Bainimarama becomes Fiji’s prime minister

2014-09-22 11:07
Fiji's military leader Voreqe Bainimarama. (William West, AFP)

Fiji's military leader Voreqe Bainimarama. (William West, AFP)

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Sydney - Voreqe Frank Bainimarama was sworn in as Fiji's prime minister on Monday, after his party won the island nation's first general election since he led a military coup in 2006.

Fiji First party garnered 59.2% of the vote and 32 of the 50 seats in parliament, election officials said.

The Social Democratic Liberal Party of Teimumu Kepa came in second, with 28.2% of the vote and 15 seats, while the Federation Party scored 5.5% and three seats.

Opinion polls had showed Fiji First favoured to win.

Bainimarama was sworn in by President Epeli Nailatikau in the capital Suva, government spokesperson Dan Gavidi said on Twitter.

"While I'm sure supporters of other political parties are disappointed, I want to say to them that this is how parliamentary democracy works", Bainimarama said, the Fiji Times Online reported.

"I will be your prime minister too, because I passionately believe in one nation, one Fiji and that everyone has a place in it, whoever you are, wherever you come from and whoever you voted for."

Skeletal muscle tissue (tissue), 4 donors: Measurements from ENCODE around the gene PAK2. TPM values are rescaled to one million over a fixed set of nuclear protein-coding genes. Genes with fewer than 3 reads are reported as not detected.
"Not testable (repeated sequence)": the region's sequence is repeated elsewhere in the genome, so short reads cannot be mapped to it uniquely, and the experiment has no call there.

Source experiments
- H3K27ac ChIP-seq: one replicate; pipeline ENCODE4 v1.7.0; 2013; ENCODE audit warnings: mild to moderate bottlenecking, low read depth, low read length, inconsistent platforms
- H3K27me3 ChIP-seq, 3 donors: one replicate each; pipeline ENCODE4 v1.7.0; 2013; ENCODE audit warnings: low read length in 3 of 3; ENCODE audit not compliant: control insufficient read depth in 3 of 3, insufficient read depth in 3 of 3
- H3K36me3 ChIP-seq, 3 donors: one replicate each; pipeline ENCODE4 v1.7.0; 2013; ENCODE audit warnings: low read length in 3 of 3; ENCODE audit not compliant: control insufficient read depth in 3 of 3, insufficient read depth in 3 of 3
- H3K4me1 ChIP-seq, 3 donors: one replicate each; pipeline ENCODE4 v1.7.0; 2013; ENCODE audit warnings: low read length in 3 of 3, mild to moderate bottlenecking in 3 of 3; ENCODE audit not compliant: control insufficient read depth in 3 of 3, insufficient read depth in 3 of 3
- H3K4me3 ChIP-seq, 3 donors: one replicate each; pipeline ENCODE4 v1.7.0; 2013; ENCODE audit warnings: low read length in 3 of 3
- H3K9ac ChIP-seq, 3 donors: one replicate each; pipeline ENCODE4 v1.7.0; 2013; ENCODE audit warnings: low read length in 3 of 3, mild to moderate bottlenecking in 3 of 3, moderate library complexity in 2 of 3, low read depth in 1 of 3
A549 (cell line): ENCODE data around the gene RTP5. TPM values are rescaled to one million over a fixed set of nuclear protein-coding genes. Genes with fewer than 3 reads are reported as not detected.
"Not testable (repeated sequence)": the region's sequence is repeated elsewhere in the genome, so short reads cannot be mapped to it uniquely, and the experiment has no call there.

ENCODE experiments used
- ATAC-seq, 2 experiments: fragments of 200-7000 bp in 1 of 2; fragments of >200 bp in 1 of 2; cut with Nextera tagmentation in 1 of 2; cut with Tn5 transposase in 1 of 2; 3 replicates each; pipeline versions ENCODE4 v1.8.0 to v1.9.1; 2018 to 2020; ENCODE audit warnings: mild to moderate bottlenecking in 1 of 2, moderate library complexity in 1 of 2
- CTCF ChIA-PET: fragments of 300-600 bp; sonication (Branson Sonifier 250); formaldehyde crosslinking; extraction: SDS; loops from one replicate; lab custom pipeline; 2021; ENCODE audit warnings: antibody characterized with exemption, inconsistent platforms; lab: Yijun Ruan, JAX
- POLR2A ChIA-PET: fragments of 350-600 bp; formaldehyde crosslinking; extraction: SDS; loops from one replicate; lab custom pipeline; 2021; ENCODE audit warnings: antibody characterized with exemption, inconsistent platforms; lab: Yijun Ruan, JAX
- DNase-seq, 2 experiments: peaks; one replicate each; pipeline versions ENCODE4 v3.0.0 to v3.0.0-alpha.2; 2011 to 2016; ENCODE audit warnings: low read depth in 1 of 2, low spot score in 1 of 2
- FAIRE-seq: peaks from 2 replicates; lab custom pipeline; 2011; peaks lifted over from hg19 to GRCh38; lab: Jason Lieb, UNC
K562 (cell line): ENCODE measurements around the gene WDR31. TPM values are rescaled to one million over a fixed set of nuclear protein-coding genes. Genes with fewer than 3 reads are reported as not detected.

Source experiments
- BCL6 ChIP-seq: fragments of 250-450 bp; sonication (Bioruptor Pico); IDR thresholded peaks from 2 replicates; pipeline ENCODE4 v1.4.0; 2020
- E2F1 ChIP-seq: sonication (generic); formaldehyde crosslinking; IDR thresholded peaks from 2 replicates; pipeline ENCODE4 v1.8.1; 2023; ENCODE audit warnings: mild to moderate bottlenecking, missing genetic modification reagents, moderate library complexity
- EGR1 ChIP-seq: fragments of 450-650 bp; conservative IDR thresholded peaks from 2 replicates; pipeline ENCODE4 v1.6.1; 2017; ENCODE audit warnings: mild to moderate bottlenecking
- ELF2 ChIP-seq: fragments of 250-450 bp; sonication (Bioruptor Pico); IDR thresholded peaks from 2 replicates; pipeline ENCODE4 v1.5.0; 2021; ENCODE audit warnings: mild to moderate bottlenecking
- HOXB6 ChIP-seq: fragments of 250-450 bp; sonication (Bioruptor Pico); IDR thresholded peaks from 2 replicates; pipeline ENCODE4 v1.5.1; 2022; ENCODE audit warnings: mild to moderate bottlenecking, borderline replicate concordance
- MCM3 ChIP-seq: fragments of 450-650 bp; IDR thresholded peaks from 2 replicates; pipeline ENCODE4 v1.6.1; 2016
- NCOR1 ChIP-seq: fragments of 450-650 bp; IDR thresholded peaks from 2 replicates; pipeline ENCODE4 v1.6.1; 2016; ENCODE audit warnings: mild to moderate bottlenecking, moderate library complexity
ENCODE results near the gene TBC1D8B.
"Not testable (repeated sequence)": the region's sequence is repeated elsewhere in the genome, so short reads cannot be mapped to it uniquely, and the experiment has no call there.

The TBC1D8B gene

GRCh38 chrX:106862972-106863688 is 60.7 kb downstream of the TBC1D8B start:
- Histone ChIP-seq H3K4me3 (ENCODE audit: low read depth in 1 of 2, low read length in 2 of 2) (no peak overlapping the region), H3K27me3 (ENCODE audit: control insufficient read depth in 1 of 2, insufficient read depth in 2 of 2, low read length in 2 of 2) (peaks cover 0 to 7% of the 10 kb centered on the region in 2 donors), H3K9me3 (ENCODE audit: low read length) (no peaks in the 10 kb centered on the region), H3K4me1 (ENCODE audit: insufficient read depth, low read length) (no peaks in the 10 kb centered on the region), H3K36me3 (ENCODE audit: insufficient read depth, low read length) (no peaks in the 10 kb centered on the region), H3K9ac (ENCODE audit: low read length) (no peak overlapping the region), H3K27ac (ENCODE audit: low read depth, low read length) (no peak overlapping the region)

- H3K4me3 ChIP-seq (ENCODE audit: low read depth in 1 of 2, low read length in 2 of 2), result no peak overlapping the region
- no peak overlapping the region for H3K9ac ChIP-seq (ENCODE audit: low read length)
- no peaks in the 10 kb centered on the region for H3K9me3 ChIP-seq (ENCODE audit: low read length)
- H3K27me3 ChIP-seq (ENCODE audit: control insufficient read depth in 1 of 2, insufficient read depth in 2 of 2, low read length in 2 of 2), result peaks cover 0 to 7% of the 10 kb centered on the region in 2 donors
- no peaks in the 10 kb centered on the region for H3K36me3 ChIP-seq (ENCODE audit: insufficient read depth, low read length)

Ballot tampering

A little more than half of the country's 900 000 population was registered to vote in Wednesday's election seen as a chance to return the South Pacific island to civilian rule.

Bainimarama, a former navy officer, led coups in 2000 and in 2006, when he ousted the elected government amid tensions between indigenous Fijians and the descendants of Indian labourers who make up the rest of the population.

The 2006 coup saw Fiji lose its Commonwealth membership and diplomatic ties with New Zealand and Australia.

Election officials and international observers said the election appeared to be fair. Australia, the United States and the European Union commended authorities on the manner in which the process was conducted.

Five parties cited about 50 incidents, including ballot tampering and the illegal removal of ballot boxes.

The chairperson of the election commission, Chen Bunn Young, said it would investigate the concerns.

Bainimarama's supporters say the charismatic leader did much to develop Fiji. In promoting racial reconciliation, he earned praise from Indians but alienated many of his fellow indigenous Fijians.

Critics call him a dictator and say he did little more than line his own pockets and those of his cronies. They claimed he brought changes to the constitution and electoral laws to avoid prosecution for treason and to stay in power.

Read more on:    eu  |  fiji

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